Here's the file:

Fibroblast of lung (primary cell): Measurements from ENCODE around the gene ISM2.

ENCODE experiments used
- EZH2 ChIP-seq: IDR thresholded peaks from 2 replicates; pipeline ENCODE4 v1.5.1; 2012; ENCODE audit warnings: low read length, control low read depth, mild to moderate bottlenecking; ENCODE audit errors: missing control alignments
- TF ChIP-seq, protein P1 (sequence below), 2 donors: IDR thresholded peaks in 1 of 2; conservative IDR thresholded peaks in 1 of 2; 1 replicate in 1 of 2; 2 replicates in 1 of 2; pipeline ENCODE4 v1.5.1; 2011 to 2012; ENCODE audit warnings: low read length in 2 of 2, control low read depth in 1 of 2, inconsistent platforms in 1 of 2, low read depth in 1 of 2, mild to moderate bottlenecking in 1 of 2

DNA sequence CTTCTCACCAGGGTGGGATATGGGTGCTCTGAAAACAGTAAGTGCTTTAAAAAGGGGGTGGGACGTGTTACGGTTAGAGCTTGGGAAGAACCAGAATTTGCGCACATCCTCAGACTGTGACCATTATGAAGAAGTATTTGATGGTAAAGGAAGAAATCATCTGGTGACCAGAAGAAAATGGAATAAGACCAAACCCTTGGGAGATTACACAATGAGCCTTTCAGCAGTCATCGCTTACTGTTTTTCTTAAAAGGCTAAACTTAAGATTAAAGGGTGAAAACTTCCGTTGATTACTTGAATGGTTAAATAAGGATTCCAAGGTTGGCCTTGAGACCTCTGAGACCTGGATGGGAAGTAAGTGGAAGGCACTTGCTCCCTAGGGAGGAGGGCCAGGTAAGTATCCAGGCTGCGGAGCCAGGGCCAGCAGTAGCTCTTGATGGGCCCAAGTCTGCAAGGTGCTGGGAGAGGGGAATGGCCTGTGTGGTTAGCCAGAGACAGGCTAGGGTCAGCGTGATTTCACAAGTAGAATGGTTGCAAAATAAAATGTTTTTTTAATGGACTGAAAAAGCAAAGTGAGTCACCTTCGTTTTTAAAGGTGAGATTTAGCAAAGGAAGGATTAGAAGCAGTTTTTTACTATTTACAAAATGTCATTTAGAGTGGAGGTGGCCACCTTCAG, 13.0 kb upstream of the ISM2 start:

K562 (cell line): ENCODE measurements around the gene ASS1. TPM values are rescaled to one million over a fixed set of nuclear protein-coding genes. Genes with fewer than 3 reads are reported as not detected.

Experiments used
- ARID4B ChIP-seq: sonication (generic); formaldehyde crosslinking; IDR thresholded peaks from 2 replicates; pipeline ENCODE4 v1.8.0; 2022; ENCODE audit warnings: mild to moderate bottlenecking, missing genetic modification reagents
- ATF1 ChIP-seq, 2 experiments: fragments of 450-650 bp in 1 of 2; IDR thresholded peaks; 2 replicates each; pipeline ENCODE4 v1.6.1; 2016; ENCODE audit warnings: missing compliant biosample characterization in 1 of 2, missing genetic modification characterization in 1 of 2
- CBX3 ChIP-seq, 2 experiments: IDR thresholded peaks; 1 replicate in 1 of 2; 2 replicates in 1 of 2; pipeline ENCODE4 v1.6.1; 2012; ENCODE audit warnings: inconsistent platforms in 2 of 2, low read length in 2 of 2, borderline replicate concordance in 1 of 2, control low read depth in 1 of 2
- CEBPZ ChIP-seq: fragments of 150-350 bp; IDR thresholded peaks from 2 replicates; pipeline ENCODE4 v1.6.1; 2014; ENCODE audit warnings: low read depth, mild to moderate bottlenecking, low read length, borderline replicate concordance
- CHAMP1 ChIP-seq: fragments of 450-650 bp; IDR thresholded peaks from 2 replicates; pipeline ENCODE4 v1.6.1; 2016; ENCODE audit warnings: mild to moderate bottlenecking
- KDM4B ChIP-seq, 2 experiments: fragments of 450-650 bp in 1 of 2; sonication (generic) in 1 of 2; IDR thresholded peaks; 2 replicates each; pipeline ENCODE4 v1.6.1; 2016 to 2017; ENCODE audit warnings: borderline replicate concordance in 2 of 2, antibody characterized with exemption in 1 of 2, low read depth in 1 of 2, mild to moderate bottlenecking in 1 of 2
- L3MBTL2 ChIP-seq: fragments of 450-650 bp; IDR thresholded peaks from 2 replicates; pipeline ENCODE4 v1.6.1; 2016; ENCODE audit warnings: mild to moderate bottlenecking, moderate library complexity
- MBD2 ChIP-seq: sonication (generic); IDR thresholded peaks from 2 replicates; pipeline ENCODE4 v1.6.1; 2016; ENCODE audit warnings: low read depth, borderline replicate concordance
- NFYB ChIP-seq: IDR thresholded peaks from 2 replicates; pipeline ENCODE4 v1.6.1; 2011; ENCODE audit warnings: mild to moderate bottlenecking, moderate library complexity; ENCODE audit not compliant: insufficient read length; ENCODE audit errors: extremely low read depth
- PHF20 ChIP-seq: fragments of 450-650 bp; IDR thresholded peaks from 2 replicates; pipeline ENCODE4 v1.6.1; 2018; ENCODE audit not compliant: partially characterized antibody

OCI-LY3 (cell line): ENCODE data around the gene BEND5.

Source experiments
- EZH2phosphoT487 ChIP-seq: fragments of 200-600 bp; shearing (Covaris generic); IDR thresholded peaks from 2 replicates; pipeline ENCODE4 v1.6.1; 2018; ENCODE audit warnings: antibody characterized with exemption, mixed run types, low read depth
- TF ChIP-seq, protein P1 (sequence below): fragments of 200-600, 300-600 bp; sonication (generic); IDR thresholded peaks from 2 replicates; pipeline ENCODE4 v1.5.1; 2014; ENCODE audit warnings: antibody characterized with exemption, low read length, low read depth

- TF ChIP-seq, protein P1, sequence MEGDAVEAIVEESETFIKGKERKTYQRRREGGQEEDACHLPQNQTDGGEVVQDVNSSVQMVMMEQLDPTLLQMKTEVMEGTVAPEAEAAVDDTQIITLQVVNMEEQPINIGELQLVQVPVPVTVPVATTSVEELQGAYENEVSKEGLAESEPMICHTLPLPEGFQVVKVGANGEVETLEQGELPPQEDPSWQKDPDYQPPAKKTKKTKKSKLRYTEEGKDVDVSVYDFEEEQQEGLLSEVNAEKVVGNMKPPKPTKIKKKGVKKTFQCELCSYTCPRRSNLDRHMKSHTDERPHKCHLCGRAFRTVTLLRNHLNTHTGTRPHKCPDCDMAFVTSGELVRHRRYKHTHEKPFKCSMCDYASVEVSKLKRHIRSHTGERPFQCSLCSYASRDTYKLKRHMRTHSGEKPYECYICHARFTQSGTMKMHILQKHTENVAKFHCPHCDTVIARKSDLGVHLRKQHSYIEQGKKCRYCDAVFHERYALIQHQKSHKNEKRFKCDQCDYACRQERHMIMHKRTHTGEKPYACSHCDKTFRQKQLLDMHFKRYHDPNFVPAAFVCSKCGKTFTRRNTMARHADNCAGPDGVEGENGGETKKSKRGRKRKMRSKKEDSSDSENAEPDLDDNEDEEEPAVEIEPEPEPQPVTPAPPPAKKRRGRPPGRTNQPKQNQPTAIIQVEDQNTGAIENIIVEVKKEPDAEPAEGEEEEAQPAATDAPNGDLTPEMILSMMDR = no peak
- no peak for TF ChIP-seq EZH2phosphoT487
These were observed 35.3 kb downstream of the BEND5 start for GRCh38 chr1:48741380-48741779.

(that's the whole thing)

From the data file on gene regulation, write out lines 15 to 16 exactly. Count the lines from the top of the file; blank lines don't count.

- MBD2 ChIP-seq: sonication (generic); IDR thresholded peaks from 2 replicates; pipeline ENCODE4 v1.6.1; 2016; ENCODE audit warnings: low read depth, borderline replicate concordance
- NFYB ChIP-seq: IDR thresholded peaks from 2 replicates; pipeline ENCODE4 v1.6.1; 2011; ENCODE audit warnings: mild to moderate bottlenecking, moderate library complexity; ENCODE audit not compliant: insufficient read length; ENCODE audit errors: extremely low read depth